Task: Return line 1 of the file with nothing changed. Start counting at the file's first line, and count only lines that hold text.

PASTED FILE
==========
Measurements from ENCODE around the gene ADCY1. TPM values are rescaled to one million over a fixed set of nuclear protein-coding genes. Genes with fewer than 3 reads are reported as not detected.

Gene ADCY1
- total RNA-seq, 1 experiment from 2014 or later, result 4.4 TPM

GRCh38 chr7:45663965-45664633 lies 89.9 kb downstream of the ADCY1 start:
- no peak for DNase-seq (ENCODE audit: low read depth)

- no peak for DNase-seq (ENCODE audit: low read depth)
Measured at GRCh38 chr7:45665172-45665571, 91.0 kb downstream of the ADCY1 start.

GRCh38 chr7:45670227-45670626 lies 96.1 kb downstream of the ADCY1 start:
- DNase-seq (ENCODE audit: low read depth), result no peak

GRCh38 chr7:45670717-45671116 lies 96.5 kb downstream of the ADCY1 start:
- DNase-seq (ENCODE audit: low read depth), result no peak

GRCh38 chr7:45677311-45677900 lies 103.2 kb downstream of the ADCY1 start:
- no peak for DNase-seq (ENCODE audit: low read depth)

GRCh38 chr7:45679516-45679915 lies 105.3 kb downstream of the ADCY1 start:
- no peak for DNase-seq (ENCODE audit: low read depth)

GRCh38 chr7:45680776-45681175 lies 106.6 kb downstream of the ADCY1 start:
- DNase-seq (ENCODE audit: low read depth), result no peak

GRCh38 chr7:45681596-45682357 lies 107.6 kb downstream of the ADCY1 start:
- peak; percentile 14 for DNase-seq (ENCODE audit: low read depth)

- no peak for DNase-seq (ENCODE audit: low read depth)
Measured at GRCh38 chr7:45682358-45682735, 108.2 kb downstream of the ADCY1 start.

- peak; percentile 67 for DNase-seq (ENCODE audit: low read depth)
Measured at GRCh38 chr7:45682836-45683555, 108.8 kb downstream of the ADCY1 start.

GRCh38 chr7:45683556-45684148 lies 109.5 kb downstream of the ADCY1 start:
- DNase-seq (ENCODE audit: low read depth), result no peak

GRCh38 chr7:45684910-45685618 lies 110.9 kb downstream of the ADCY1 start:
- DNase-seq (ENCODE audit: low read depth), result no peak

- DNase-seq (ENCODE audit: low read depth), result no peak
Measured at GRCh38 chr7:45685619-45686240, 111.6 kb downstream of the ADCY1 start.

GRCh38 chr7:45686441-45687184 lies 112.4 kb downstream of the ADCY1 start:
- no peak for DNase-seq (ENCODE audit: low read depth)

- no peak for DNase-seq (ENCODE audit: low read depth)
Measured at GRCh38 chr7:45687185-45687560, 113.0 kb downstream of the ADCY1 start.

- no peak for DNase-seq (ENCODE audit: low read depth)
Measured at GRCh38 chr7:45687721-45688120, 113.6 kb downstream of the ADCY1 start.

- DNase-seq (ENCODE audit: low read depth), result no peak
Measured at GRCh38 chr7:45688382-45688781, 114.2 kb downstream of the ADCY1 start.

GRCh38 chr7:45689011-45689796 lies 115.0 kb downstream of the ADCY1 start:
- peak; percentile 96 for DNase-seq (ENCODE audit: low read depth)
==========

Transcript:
Measurements from ENCODE around the gene ADCY1. TPM values are rescaled to one million over a fixed set of nuclear protein-coding genes. Genes with fewer than 3 reads are reported as not detected.